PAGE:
"This sensus fidei is at the foundation of the teaching authority of the whole church, a foundation hierarchical leaders should take note of in any magisterial decision," he said.
In his essay, Ladaria, who is to be made a cardinal by Pope Francis June 28, addresses the debate over the character of John Paul's Ordinatio Sacerdotalis, especially the question of whether it is to be considered an infallible papal teaching.
Ladaria argues that although John Paul did not formally proclaim the teaching ex cathedra — as outlined by the First Vatican Council document Pastor Aeternus as part of the process of a pope declaring something infallibly — the pope "formally confirmed ... what the ordinary and universal magisterium considered throughout the history of the Church as belonging to the deposit of faith."
"To hold that it is not definitive, it is argued that it was not defined ex cathedra and that, then, a later decision by a future Pope or council could overturn it," he stated. "Sowing these doubts creates serious confusion among the faithful, not only about the Sacrament of Orders as part of the divine constitution of the Church, but also about the ability of the ordinary magisterium to teach Catholic doctrine in an infallible way."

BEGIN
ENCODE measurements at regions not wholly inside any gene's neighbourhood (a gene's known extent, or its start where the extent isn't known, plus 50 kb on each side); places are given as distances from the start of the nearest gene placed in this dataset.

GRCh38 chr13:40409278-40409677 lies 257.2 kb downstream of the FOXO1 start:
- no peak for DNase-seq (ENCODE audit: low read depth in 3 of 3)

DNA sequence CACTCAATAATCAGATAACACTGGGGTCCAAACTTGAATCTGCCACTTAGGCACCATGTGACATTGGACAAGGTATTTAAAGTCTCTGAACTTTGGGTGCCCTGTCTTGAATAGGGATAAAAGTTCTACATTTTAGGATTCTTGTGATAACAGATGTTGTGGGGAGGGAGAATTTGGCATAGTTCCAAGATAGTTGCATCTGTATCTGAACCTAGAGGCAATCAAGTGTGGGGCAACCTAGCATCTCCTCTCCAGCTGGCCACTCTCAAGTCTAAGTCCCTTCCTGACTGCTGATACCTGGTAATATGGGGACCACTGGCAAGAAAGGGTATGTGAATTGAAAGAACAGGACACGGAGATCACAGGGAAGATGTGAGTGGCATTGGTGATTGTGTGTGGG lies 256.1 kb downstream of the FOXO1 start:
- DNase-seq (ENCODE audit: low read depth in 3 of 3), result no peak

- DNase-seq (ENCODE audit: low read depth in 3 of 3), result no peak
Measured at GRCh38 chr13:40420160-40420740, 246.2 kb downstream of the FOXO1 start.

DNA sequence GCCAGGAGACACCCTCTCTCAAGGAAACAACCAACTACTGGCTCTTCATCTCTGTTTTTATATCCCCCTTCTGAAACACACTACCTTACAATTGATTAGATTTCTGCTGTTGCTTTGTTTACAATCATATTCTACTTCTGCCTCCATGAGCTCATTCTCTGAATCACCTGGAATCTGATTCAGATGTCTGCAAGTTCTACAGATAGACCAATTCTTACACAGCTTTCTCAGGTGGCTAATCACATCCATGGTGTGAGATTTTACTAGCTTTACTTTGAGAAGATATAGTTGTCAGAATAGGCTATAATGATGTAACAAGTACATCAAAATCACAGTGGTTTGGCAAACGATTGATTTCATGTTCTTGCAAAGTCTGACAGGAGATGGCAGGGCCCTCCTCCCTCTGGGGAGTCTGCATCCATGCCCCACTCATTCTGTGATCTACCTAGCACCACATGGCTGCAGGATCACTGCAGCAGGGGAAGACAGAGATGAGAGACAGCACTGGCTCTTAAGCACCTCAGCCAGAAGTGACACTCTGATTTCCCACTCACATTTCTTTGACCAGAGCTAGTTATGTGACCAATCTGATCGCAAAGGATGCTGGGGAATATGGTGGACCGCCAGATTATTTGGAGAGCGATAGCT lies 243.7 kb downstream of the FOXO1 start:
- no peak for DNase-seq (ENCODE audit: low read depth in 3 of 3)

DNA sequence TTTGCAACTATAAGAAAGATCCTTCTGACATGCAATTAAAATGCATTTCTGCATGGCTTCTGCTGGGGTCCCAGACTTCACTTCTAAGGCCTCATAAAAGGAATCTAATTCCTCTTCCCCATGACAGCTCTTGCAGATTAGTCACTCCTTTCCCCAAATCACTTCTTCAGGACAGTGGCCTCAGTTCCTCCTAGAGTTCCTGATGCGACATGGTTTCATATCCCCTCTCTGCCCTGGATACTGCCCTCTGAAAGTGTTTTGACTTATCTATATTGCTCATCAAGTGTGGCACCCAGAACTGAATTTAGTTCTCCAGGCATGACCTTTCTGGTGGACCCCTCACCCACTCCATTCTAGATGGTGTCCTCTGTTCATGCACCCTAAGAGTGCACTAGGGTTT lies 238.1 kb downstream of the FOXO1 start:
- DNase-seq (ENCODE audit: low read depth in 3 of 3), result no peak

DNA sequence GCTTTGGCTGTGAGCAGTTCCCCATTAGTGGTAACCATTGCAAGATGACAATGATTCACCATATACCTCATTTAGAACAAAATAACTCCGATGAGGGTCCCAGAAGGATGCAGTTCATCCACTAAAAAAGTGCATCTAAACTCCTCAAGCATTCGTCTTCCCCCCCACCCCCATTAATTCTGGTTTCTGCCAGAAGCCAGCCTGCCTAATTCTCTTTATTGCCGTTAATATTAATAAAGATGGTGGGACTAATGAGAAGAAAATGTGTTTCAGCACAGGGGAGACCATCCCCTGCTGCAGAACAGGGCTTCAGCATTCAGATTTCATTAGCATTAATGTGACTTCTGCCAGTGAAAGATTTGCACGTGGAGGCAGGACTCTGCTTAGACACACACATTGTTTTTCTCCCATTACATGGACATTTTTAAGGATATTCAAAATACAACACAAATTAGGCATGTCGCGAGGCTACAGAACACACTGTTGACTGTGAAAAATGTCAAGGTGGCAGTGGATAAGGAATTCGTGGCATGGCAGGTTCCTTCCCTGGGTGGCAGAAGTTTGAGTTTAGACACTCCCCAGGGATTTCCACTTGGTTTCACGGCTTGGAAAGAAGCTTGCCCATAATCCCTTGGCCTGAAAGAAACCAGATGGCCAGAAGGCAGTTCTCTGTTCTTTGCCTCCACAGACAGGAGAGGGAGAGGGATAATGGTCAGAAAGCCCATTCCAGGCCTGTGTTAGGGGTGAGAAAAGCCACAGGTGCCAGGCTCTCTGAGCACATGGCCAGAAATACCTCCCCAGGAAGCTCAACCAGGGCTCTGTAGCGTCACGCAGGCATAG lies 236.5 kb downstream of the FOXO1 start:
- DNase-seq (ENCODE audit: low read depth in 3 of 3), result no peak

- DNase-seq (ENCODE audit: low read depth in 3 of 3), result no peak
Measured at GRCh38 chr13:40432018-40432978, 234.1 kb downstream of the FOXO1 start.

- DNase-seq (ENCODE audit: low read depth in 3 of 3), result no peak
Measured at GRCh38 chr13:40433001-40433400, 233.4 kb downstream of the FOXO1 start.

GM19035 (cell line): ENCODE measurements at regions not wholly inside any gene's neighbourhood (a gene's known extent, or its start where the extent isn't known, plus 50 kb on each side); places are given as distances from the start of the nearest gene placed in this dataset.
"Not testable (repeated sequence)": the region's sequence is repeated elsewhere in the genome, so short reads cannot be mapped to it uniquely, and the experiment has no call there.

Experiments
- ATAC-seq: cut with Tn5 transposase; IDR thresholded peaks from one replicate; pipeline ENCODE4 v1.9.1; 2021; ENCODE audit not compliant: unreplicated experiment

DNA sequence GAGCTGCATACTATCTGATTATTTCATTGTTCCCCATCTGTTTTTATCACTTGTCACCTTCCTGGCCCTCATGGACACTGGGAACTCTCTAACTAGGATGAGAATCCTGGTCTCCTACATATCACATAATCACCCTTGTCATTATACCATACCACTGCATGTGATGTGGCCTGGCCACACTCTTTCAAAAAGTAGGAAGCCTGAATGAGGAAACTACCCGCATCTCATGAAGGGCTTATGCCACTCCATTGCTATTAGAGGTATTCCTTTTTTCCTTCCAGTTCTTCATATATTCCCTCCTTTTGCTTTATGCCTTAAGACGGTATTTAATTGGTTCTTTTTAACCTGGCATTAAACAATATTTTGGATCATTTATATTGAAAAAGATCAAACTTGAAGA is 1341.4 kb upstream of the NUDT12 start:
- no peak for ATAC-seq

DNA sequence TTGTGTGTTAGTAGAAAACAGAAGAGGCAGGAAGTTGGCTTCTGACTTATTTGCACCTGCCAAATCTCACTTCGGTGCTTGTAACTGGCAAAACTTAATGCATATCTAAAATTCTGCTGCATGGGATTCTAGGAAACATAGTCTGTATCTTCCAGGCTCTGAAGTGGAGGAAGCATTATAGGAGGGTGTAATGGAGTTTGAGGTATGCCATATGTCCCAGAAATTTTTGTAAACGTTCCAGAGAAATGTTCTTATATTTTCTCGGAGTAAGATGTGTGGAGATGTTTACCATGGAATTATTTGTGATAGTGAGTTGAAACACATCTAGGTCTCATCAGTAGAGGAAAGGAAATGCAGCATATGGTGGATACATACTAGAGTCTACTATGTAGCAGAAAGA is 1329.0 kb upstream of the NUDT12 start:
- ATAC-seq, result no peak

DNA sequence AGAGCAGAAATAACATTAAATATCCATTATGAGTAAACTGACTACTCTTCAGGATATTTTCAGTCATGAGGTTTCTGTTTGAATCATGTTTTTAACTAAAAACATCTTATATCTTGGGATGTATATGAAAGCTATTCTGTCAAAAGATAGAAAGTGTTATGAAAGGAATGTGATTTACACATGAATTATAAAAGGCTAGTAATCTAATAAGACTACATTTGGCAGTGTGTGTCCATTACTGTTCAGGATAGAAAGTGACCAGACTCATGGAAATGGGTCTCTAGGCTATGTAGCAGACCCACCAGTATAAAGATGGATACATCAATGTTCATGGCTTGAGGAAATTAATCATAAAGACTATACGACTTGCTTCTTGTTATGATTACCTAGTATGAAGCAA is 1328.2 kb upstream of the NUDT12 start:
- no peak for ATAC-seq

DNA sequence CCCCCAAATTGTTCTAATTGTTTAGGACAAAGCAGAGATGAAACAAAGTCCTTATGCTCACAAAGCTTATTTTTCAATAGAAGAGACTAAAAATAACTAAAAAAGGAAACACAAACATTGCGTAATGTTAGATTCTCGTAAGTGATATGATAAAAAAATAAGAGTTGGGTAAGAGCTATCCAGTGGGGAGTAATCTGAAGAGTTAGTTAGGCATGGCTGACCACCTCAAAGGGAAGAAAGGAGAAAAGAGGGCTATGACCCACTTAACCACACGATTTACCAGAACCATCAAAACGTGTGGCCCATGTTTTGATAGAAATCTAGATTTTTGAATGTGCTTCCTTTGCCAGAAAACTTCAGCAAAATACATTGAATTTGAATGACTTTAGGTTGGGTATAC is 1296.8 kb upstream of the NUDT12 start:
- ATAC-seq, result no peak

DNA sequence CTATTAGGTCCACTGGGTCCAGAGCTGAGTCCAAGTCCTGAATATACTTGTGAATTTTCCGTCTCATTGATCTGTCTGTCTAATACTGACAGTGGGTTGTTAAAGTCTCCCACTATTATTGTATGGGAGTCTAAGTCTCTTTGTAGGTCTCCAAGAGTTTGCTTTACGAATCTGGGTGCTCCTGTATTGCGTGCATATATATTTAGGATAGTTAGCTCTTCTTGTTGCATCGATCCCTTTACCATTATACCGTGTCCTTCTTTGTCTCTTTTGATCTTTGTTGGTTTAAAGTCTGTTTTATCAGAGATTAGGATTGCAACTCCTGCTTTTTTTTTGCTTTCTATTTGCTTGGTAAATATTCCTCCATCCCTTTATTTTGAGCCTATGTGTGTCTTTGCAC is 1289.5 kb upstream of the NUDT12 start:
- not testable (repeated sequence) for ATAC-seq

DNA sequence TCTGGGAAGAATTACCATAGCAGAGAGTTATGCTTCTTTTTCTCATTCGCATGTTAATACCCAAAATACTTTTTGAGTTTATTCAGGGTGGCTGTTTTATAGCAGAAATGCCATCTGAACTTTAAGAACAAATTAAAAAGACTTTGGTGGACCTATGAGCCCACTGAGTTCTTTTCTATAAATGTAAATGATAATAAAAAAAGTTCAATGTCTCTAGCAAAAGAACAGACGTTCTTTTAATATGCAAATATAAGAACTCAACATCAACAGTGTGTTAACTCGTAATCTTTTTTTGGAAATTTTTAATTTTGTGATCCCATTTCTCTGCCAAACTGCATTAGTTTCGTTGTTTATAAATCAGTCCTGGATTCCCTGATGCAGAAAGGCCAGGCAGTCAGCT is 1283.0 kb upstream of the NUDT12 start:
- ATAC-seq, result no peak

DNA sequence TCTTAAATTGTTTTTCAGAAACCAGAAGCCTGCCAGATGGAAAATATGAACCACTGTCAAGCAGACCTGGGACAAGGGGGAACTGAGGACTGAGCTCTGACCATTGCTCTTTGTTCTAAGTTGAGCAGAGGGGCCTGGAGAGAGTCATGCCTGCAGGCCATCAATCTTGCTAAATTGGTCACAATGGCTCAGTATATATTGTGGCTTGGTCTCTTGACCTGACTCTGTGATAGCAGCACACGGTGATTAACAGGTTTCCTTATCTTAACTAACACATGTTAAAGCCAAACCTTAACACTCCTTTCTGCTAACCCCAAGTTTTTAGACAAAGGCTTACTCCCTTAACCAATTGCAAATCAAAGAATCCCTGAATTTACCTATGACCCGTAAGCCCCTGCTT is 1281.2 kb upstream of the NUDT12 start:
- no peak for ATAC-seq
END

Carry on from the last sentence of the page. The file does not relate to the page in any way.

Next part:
Wijngaards told NCR: "As history shows, many popes have made statements they believed to be 'definite,' which have turned out to be flawed. The 'definitive' character of a papal statement does not only derive from the intention of the pope in question. It is intimately linked to its context."
According to Wijngaards, Ordinatio Sacerdotalis does not fulfill the five criteria of an infallible decision by the "ordinary and universal magisterium," as outlined by the Jesuit theologian Karl Rahner.
"Ordinatio Sacerdotalis," he said, "first, was not a collegial exercise of the teaching authority. Second, the bishops of the world had not acted as judges. Third, they had not listened to the ordinary faithful. Fourth, the issue in question does not involve revealed faith or morals. Moreover, fifth, the bishops of the world had not wanted to impose a final judgment on the matter."
He continued, "The belief that only men can be priests because all the 12 apostles were men is scripturally unsound. The appeal to an 'unbroken tradition' of excluding women is as faulty as asserting that the world was created in six days because the fathers of the church, medieval theologians and all bishops thought so."
The statement from the Women's Ordination Conference also notes that even in his 1994 document John Paul acknowledged the question of women's ordination was "at the present time in some places … considered still open to debate."